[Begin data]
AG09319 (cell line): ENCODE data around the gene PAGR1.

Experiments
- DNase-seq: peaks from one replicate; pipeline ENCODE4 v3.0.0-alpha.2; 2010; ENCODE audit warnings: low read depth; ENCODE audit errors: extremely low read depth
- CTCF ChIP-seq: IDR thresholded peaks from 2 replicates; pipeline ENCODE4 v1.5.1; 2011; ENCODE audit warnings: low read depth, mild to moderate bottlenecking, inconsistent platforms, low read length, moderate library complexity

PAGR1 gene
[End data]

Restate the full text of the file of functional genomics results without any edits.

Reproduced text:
AG09319 (cell line): ENCODE data around the gene PAGR1.

Experiments
- DNase-seq: peaks from one replicate; pipeline ENCODE4 v3.0.0-alpha.2; 2010; ENCODE audit warnings: low read depth; ENCODE audit errors: extremely low read depth
- CTCF ChIP-seq: IDR thresholded peaks from 2 replicates; pipeline ENCODE4 v1.5.1; 2011; ENCODE audit warnings: low read depth, mild to moderate bottlenecking, inconsistent platforms, low read length, moderate library complexity

PAGR1 gene